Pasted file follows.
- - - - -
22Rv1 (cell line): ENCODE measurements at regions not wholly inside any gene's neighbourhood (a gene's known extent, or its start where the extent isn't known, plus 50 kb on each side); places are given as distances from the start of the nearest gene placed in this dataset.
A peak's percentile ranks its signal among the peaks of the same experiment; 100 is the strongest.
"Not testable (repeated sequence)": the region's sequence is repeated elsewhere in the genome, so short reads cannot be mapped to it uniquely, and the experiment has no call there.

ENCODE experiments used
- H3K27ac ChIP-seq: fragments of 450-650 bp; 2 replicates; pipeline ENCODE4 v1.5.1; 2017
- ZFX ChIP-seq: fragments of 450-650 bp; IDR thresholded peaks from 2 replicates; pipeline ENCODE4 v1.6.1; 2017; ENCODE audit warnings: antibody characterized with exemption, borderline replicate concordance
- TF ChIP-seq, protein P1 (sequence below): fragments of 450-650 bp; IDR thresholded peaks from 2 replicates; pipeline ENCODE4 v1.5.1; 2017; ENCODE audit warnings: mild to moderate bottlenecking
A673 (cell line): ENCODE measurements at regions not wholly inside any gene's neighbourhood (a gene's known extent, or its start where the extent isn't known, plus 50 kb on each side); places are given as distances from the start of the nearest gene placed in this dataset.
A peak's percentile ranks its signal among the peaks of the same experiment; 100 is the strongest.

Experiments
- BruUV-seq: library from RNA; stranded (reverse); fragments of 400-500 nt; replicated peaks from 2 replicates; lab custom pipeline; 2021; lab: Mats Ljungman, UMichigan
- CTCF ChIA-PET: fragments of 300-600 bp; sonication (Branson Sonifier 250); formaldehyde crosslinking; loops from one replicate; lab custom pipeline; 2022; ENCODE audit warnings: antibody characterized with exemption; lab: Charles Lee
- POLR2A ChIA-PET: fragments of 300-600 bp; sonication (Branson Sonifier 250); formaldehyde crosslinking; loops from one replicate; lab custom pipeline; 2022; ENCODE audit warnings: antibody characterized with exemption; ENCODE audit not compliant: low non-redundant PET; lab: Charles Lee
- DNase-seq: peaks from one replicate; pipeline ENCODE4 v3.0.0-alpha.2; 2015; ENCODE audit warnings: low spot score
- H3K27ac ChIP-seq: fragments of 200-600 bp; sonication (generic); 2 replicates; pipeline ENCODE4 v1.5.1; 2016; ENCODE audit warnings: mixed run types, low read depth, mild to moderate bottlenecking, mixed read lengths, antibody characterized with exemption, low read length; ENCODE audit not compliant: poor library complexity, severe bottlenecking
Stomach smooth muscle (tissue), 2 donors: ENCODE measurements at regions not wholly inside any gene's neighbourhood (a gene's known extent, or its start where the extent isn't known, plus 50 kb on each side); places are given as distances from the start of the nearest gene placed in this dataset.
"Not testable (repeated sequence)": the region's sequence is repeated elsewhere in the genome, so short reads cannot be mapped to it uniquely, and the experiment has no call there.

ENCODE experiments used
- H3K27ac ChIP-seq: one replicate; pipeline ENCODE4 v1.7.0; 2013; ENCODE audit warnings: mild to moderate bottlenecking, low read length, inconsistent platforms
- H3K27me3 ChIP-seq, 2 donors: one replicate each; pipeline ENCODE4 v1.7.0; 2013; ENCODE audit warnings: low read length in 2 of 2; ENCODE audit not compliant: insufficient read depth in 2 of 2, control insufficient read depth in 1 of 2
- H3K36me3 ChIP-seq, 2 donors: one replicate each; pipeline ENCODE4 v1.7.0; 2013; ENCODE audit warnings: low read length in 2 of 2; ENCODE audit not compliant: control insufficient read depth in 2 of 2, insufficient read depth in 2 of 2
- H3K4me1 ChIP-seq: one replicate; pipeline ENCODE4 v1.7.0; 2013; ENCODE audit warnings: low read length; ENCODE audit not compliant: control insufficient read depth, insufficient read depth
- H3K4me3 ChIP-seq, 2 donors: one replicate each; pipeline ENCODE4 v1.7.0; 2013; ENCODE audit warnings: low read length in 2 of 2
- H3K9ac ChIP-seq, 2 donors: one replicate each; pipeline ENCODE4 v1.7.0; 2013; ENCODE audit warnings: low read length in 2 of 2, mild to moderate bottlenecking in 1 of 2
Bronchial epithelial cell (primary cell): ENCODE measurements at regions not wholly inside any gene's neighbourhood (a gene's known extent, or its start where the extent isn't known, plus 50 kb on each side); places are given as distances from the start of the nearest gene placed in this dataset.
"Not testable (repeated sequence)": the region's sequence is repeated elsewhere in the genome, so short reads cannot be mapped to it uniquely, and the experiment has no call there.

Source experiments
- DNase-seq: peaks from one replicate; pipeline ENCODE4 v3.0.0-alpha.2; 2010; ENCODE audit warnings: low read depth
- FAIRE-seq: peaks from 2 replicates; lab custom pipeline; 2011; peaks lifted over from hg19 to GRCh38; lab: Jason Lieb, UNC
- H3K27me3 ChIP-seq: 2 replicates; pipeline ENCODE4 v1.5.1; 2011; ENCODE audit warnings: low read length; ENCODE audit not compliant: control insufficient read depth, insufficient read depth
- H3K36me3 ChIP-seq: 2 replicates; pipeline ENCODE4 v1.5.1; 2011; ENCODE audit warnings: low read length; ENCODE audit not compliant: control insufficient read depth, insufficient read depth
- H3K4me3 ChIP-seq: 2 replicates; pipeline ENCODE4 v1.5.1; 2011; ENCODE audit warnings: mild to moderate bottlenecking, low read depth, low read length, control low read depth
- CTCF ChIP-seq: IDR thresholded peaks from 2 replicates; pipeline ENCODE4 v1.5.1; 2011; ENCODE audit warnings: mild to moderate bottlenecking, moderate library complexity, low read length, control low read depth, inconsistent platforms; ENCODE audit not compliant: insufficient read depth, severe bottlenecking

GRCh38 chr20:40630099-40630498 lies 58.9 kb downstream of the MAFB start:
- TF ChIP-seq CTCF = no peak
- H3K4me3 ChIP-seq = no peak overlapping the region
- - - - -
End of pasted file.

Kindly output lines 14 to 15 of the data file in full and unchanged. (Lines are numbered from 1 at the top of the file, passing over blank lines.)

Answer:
- DNase-seq: peaks from one replicate; pipeline ENCODE4 v3.0.0-alpha.2; 2015; ENCODE audit warnings: low spot score
- H3K27ac ChIP-seq: fragments of 200-600 bp; sonication (generic); 2 replicates; pipeline ENCODE4 v1.5.1; 2016; ENCODE audit warnings: mixed run types, low read depth, mild to moderate bottlenecking, mixed read lengths, antibody characterized with exemption, low read length; ENCODE audit not compliant: poor library complexity, severe bottlenecking